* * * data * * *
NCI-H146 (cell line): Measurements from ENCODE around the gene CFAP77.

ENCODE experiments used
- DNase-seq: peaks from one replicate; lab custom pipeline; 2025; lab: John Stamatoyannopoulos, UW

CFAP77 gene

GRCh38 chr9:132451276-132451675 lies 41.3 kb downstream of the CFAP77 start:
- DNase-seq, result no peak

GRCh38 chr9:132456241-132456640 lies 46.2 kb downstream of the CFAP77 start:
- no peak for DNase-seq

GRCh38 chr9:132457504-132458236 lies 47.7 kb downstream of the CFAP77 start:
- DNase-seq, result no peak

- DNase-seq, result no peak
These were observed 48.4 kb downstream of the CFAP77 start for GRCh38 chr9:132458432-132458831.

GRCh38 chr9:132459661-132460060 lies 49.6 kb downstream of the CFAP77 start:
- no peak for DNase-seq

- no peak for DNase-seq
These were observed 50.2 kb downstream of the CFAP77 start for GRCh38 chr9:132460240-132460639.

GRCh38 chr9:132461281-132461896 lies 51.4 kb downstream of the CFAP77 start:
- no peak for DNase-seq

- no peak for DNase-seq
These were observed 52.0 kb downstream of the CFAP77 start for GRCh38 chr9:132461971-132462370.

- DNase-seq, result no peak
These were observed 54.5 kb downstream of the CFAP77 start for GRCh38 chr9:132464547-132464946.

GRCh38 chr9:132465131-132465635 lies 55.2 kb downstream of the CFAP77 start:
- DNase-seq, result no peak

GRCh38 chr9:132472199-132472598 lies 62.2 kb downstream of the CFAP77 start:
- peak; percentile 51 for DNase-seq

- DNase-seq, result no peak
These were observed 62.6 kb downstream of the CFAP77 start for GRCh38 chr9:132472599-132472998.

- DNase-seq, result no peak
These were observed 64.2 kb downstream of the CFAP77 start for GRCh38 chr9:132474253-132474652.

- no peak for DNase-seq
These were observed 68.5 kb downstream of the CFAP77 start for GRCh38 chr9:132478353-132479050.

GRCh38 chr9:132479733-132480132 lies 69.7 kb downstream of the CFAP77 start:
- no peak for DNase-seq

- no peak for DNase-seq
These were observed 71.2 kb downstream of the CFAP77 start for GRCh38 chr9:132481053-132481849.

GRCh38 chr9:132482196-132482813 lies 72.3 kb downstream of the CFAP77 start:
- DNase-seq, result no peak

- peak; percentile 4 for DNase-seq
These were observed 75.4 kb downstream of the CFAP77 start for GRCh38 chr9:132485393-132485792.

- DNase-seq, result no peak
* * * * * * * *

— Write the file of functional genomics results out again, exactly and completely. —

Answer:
NCI-H146 (cell line): Measurements from ENCODE around the gene CFAP77.

ENCODE experiments used
- DNase-seq: peaks from one replicate; lab custom pipeline; 2025; lab: John Stamatoyannopoulos, UW

CFAP77 gene

GRCh38 chr9:132451276-132451675 lies 41.3 kb downstream of the CFAP77 start:
- DNase-seq, result no peak

GRCh38 chr9:132456241-132456640 lies 46.2 kb downstream of the CFAP77 start:
- no peak for DNase-seq

GRCh38 chr9:132457504-132458236 lies 47.7 kb downstream of the CFAP77 start:
- DNase-seq, result no peak

- DNase-seq, result no peak
These were observed 48.4 kb downstream of the CFAP77 start for GRCh38 chr9:132458432-132458831.

GRCh38 chr9:132459661-132460060 lies 49.6 kb downstream of the CFAP77 start:
- no peak for DNase-seq

- no peak for DNase-seq
These were observed 50.2 kb downstream of the CFAP77 start for GRCh38 chr9:132460240-132460639.

GRCh38 chr9:132461281-132461896 lies 51.4 kb downstream of the CFAP77 start:
- no peak for DNase-seq

- no peak for DNase-seq
These were observed 52.0 kb downstream of the CFAP77 start for GRCh38 chr9:132461971-132462370.

- DNase-seq, result no peak
These were observed 54.5 kb downstream of the CFAP77 start for GRCh38 chr9:132464547-132464946.

GRCh38 chr9:132465131-132465635 lies 55.2 kb downstream of the CFAP77 start:
- DNase-seq, result no peak

GRCh38 chr9:132472199-132472598 lies 62.2 kb downstream of the CFAP77 start:
- peak; percentile 51 for DNase-seq

- DNase-seq, result no peak
These were observed 62.6 kb downstream of the CFAP77 start for GRCh38 chr9:132472599-132472998.

- DNase-seq, result no peak
These were observed 64.2 kb downstream of the CFAP77 start for GRCh38 chr9:132474253-132474652.

- no peak for DNase-seq
These were observed 68.5 kb downstream of the CFAP77 start for GRCh38 chr9:132478353-132479050.

GRCh38 chr9:132479733-132480132 lies 69.7 kb downstream of the CFAP77 start:
- no peak for DNase-seq

- no peak for DNase-seq
These were observed 71.2 kb downstream of the CFAP77 start for GRCh38 chr9:132481053-132481849.

GRCh38 chr9:132482196-132482813 lies 72.3 kb downstream of the CFAP77 start:
- DNase-seq, result no peak

- peak; percentile 4 for DNase-seq
These were observed 75.4 kb downstream of the CFAP77 start for GRCh38 chr9:132485393-132485792.

- DNase-seq, result no peak